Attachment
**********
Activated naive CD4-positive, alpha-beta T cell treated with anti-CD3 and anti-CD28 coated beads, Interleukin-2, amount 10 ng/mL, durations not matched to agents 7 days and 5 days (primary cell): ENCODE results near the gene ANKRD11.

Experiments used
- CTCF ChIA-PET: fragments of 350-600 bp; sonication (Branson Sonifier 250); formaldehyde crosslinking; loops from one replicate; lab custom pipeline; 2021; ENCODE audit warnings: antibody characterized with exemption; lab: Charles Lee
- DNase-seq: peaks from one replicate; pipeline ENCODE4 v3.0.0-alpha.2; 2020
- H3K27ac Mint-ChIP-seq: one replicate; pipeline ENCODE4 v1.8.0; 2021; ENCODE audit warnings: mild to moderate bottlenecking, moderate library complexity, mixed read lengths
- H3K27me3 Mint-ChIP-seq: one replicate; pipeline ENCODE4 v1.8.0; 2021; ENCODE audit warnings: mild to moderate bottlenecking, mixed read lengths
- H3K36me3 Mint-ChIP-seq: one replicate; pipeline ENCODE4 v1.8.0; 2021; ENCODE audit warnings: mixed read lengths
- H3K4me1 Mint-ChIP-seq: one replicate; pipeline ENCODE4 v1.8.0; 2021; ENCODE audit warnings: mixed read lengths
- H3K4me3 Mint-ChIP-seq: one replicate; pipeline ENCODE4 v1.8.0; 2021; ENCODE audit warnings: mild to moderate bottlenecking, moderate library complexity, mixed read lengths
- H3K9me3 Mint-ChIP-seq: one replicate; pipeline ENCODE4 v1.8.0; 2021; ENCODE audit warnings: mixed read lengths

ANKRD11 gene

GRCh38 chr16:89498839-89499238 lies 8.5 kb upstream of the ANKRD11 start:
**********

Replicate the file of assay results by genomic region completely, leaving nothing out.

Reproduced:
Activated naive CD4-positive, alpha-beta T cell treated with anti-CD3 and anti-CD28 coated beads, Interleukin-2, amount 10 ng/mL, durations not matched to agents 7 days and 5 days (primary cell): ENCODE results near the gene ANKRD11.

Experiments used
- CTCF ChIA-PET: fragments of 350-600 bp; sonication (Branson Sonifier 250); formaldehyde crosslinking; loops from one replicate; lab custom pipeline; 2021; ENCODE audit warnings: antibody characterized with exemption; lab: Charles Lee
- DNase-seq: peaks from one replicate; pipeline ENCODE4 v3.0.0-alpha.2; 2020
- H3K27ac Mint-ChIP-seq: one replicate; pipeline ENCODE4 v1.8.0; 2021; ENCODE audit warnings: mild to moderate bottlenecking, moderate library complexity, mixed read lengths
- H3K27me3 Mint-ChIP-seq: one replicate; pipeline ENCODE4 v1.8.0; 2021; ENCODE audit warnings: mild to moderate bottlenecking, mixed read lengths
- H3K36me3 Mint-ChIP-seq: one replicate; pipeline ENCODE4 v1.8.0; 2021; ENCODE audit warnings: mixed read lengths
- H3K4me1 Mint-ChIP-seq: one replicate; pipeline ENCODE4 v1.8.0; 2021; ENCODE audit warnings: mixed read lengths
- H3K4me3 Mint-ChIP-seq: one replicate; pipeline ENCODE4 v1.8.0; 2021; ENCODE audit warnings: mild to moderate bottlenecking, moderate library complexity, mixed read lengths
- H3K9me3 Mint-ChIP-seq: one replicate; pipeline ENCODE4 v1.8.0; 2021; ENCODE audit warnings: mixed read lengths

ANKRD11 gene

GRCh38 chr16:89498839-89499238 lies 8.5 kb upstream of the ANKRD11 start: